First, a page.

Parliament rejects Yvette Cooper's Brexit extension plan

Brexit protest
Brexit protest

Parliament rejected an amendment by Normanton, Pontefract and Castleford MP Yvette Cooper this week to avoid a no deal Brexit.

Ms Cooper’s proposal would have meant Prime Minister Theresa May was told to go back to the EU and ask for an extension if no agreement had been reached on a deal by March 29 – the day the UK is due to leave the EU.

A no deal Brexit could affect supplies of food and medicine.

MPs instead voted for another amendment in the House of Commons on Tuesday evening.

The Brady amendment means that Theresa May will go back to Brussels and demand changes to the Irish backstop and ask for “alternative arrangements”.

It is not clear what those alternative arrangements would be. Within minutes of the Commons agreement the EU said the deal was not open for renegotiation.

The bloc’s chief negotiator Michel Barnier said the other 27 EU nations were “united” over the existing Brexit deal negotiated by Theresa May, which has been rejected by parliament.

MPs voted 317 to 301 in favour of changing the backstop plan – which is the part of the deal designed to avoid the return of Northern Ireland border checks.

In Parliament, Theresa May said: “The world knows what this house does not want. Today we need to send an emphatic message about what we do want.”

Following the vote, Ms Cooper said: “I want the Government to get a workable Brexit deal, but I’m really worried that the Prime Minister’s drift and chaos could mean we end up with No Deal instead even though that would hit medical supplies for our hospitals, put tariffs on food for hard pressed families and cause delays for local manufacturers.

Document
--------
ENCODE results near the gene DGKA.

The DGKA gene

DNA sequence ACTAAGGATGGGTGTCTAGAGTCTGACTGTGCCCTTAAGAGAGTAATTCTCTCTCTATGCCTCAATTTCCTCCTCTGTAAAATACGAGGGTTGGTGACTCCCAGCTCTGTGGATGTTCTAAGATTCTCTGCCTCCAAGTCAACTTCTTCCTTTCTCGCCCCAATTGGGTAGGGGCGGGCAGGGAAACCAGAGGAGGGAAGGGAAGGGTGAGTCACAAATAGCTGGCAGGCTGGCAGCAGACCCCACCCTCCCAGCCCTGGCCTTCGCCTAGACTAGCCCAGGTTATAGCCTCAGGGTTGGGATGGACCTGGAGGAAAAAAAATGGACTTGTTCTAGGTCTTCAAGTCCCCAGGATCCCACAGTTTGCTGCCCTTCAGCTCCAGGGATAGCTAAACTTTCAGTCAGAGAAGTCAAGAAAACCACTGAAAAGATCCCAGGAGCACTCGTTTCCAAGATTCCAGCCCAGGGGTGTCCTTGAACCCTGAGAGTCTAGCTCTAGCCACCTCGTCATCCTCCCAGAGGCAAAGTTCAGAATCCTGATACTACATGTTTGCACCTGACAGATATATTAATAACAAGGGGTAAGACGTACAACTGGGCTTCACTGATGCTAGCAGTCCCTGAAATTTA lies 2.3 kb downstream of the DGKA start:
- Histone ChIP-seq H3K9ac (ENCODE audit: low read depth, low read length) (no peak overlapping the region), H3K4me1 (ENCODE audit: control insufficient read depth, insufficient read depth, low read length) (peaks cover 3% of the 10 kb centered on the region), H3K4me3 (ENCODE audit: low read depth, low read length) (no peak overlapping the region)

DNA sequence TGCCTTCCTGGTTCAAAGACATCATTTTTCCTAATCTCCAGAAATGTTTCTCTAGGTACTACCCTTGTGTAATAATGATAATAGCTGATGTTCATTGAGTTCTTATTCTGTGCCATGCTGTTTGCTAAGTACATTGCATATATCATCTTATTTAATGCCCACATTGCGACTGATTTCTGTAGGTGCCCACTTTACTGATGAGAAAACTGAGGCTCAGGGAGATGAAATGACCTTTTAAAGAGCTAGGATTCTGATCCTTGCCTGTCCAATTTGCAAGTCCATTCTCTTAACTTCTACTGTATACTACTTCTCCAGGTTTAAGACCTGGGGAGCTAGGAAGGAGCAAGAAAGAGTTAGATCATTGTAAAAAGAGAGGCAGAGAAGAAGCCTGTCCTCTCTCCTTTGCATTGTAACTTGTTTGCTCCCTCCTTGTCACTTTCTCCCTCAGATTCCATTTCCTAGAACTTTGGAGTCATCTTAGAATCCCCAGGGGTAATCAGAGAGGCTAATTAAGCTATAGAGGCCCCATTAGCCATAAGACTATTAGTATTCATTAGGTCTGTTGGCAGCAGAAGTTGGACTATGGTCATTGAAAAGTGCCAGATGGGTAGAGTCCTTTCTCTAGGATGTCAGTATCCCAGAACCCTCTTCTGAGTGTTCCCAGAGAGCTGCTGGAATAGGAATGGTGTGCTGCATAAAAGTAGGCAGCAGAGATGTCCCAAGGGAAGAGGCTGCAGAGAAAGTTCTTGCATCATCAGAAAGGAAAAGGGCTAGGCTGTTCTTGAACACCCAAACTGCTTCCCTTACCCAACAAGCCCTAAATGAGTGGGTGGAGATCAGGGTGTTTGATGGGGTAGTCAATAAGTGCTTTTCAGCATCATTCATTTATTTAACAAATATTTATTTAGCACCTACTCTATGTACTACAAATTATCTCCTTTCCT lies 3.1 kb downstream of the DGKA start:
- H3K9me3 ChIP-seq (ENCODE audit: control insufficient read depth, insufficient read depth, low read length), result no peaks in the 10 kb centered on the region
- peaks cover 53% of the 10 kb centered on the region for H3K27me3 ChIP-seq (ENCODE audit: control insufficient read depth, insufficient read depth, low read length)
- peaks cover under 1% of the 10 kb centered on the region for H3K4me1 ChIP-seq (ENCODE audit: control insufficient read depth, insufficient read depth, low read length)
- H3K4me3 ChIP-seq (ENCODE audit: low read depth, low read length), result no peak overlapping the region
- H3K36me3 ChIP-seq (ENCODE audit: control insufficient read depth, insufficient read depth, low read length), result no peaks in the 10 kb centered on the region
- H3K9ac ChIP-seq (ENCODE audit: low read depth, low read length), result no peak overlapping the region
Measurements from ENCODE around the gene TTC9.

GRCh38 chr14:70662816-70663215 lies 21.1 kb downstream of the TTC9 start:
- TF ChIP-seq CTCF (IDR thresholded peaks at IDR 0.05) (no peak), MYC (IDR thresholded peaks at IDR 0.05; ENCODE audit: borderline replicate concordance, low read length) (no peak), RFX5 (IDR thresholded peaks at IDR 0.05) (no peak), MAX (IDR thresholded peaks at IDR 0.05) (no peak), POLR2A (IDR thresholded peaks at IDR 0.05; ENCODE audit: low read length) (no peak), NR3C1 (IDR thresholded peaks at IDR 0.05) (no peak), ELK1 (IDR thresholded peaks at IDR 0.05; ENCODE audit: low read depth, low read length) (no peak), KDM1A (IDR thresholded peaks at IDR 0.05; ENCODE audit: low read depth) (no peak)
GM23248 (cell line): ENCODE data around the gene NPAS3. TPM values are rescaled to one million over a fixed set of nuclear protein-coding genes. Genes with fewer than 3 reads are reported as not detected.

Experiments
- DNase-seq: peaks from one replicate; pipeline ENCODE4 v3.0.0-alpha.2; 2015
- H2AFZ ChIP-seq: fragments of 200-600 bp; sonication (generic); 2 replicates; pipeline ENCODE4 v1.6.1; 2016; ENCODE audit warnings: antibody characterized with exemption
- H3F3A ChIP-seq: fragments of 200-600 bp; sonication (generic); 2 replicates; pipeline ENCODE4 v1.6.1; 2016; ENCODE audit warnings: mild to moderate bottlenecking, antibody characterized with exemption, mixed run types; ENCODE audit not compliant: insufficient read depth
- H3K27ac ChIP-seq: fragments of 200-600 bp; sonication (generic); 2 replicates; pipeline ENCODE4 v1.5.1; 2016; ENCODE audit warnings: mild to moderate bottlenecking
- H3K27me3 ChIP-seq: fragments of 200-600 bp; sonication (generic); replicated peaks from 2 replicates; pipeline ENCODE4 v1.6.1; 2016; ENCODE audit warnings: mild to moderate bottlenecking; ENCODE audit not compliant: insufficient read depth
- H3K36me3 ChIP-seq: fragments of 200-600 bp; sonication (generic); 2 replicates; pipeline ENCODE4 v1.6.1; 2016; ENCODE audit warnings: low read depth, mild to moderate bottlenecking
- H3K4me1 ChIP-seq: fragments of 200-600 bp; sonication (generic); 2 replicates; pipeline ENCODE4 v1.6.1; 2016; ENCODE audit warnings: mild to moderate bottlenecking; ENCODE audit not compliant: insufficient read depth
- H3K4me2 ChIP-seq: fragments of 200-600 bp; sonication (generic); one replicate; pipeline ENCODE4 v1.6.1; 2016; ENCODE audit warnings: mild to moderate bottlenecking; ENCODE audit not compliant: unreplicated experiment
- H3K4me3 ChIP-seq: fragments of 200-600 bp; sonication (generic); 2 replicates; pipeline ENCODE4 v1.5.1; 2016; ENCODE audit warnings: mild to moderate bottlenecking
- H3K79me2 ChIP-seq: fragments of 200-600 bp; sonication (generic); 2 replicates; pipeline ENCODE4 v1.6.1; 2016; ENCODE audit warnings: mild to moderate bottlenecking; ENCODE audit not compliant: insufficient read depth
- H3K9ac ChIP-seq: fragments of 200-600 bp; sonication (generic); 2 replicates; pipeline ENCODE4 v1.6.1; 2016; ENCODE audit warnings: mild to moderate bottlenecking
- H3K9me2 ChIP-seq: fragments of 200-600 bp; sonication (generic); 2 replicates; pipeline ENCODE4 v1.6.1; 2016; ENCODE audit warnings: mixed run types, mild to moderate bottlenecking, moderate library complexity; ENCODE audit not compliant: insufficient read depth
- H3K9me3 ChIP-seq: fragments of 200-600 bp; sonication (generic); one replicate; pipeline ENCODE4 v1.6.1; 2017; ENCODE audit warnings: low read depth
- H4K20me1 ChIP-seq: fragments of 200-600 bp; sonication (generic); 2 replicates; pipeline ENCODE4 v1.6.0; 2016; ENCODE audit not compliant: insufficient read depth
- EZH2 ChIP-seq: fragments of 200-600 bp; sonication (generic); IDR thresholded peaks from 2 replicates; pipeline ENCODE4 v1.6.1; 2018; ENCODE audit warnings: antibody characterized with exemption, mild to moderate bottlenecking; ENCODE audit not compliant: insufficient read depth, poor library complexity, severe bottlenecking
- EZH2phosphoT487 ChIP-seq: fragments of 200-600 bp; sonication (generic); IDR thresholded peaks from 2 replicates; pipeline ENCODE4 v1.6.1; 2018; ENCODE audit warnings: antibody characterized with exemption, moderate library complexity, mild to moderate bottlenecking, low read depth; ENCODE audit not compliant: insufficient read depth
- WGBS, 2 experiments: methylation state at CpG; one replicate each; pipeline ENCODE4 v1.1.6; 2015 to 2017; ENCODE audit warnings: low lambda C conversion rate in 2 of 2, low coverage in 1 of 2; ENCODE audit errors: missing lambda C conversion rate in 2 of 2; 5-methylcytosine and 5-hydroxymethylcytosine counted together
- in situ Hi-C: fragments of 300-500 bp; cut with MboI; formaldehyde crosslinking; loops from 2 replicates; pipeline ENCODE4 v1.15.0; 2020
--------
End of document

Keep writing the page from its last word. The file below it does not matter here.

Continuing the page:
"I’m glad that last night MPs voted against a no-deal Brexit, but we did not get enough support to allow the Government a couple of extra months to get a deal in place if we run out of time.

"The trouble is that the Government has left everything so late that they could end up hurting families and businesses round here and that’s not fair.

"The Prime Minister will end up asking for more time at the last minute and then it could be too late. The Government should get its act together, sort it out and be honest with people."

Fourteen Labour MPs voted with the Government against Ms Cooper’s amendment, which was ultimately defeated by 321 votes to 298.

Their votes helped to cancel out the 17 Tory rebels, who voted for Ms Cooper’s amendment.

Hemsworth MP Jon Trickett and Wakefield MP Mary Creagh voted in favour of the amendment. The value of the pound fell after the decision as the Prime Minister did not rule out a no deal Brexit.